Reviewed By Mel Valentin
Posted 04/03/10 10:00:00

"Would you like a little satire with your ultraviolence?"
4 stars (Worth A Look)

Mark Neveldine and Brian Taylor, the ADD-impaired writer-directors behind the controversy-courting "Crank" and "Crank: High Voltage," exploitative, hyperkinetic, hyperactive, ultra-violent action-thrillers starring action star Jason Statham (and the justly forgotten medical thriller "Pathology"), are back with "Gamer," a science-fiction/action/thriller that simultaneously satirizes and exploits video game and media-saturated culture. It’s fast (clocking in at just over 90 minutes, with credits), furious action scenes edited into borderline incoherency), cheap (shot on a $12 million budget on Red-One cameras in New Mexico, with Neveldine and Taylor doubling as camera operators), and out-of-control.

Set in a dystopian near future, Gamer centers Kable (Gerard Butler), a reality star on an internationally televised, live-streamed program called “Slayers.” In “Slayers,” Kable, a death-row inmate, competes with other death-row inmates, to reach certain goals or “save points,” inflicting death, dismemberment, and destruction along the way. Any Slayer who completes (and survives) 30 games obtains his freedom. Kable has gotten closer than any other player. Thanks to advanced brain-replacing-, -enhancing technology, off-field operators control Kable and the other Slayers. Kable’s controller, the 17-year old Simon (Logan Lerman), has become a celebrity too.

Slayers’ billionaire creator, Ken Castle (Michael C. Hall), also produces another reality program, “Society.” Controllers in Society guide their flesh-and-blood avatars through a range of hedonistic pleasures (and sometimes degradation). Kable’s wife, Angie (Amber Valletta), works as an avatar in Society, degrading herself on a daily basis to earn a living. Not surprisingly, both Kable and Angie are pure-of-heart characters (yes, that cliché again). Kable only wants to complete 30 games, win his freedom, and rejoin Angie and his young daughter. Threatened by Kable’s success and popularity, Castle inserts a new “character,” Hackman (Terry Crews), within Slayers to defeat (and kill) Kable.

Minutes into Gamer, it’s obvious Neveldine and Taylor have watched (and studied) their sports-themed dystopias (e.g., Rollerball, Death Race 2000, Running Man), updating plot elements to better fit our video game-obsessed, media-saturated world. The framed character, close-ended game, and duplicitous host takes its cues from Running Man. The popular, anti-establishment anti-hero takes its cues from Rollerball and Death Race 2000 (and last year’s remake starring Jason Statham), while the goal of 30 games (which no one’s reached), and death-as-entertainment bears a passing resemblance to a prescient, 1965 science-fiction film, The 10th Victim. Living and acting virtually through avatars, of course, can be traced back to The Matrix and its sequels.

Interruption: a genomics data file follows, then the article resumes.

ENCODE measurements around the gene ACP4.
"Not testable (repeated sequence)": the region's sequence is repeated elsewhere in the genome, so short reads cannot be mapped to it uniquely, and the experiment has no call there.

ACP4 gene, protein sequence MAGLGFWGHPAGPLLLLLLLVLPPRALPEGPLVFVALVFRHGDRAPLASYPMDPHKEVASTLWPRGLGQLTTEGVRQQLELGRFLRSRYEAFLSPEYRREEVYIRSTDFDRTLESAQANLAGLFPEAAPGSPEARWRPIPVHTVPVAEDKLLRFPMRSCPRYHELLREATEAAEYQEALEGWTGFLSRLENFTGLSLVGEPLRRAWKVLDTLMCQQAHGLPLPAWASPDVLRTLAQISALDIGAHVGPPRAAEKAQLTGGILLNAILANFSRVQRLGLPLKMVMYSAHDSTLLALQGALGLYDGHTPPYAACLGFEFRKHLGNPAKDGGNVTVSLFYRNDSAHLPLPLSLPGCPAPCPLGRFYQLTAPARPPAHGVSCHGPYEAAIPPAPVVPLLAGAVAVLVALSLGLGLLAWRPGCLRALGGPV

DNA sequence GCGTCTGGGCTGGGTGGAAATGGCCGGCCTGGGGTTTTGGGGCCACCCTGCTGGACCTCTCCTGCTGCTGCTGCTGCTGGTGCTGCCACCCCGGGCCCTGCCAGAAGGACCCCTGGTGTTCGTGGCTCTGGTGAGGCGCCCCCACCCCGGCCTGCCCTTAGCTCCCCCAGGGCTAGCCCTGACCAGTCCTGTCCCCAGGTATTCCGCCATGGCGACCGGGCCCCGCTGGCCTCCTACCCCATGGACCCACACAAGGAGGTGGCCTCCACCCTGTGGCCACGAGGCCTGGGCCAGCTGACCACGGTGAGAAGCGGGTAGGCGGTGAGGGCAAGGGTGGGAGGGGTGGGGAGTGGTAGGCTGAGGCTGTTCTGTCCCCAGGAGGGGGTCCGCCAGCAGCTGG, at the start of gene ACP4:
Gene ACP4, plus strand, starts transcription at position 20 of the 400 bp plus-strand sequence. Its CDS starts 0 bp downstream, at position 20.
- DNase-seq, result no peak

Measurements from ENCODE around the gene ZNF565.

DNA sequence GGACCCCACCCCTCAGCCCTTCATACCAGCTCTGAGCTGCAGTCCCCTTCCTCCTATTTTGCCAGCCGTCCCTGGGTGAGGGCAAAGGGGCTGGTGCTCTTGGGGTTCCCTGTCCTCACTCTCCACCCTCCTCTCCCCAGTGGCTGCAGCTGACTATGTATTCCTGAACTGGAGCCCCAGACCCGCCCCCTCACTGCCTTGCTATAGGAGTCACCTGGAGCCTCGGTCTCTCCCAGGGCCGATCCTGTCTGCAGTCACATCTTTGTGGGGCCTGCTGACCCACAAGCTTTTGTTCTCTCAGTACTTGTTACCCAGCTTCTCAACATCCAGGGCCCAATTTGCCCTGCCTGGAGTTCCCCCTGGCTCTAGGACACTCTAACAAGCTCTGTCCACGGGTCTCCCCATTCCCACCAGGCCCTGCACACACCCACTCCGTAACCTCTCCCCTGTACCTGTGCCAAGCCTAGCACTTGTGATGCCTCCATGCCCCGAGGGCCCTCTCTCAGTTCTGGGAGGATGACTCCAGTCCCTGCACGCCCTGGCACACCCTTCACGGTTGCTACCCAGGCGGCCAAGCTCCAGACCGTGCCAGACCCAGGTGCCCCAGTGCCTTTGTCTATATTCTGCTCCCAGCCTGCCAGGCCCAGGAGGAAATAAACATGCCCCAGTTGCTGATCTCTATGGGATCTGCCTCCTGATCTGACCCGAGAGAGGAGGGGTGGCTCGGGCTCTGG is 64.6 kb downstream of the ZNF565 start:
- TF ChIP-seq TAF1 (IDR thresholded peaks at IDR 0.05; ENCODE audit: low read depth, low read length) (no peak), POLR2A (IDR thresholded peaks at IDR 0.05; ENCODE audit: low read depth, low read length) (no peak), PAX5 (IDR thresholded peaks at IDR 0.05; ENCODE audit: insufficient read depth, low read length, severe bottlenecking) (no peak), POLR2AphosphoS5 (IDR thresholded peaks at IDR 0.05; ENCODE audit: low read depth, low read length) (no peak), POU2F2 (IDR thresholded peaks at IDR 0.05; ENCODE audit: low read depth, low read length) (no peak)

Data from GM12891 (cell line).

It’s another, less favorably remembered dystopian science-fiction/action film, Johnny Mnemonic (like The Matrix starring Keanu Reeves) that Neveldine and Taylor take their other cues. With Castle as the rapacious capitalist, an underground group, the “Humanz,” have formed to expose Castle’s presumably diabolical plans (he’s evil, after all). The group consists of three members, a Brother (Chris 'Ludacris' Bridges), a Dude (Aaron Yoo), and Trace (Alison Lohman), with Simon a potential ally (why Simon would consider allying himself with them remains one of Gamer’s motivational mysteries). Near-future dystopian satires aren’t complete, of course, without a ratings-obsessed talk show personality, Gina Parker Smith (Kyra Sedgwick), whose sympathies seem to be constant flux.

If you’re familiar with Neveldine and Taylor’s previous films, Gamer’s pell-mell pacing, rapid-fire pacing, and short bursts of exposition won’t come as a surprise. Whatever critique of video gaming culture, the media (and media saturation), and corporate capitalism Neveldine and Taylor may want to impart to their audience (who are, paradoxically the subject of their satire) it’s also secondary to their primary aim of delivering hard “R”-rated action, which they do, excessively and gleefully. Neveldine and Taylor literally cram Gamer with brutal, exploitative violence, crude sexual humor (a Neveldine and Taylor sub-specialty), ample amounts of gratuitous nudity, and vulgar language.

As cultural and social satire, "Gamer" isn’t particular deep or profound. As an action film, "Gamer" is excessive and exploitative, an attempt to critique our use and abuse of violence, real and fictional, for entertainment while also providing ample amounts of violence, an approach that worked 22 years ago for "RoboCop," when it was seen, rightly or wrongly, as subversive, especially for a Hollywood-financed film, but now feels coldly cynical, an attempt by Neveldine and Taylor to be taken seriously by critics and academics eager to justify "Gamer" as more than a guilty pleasure (it’s not).

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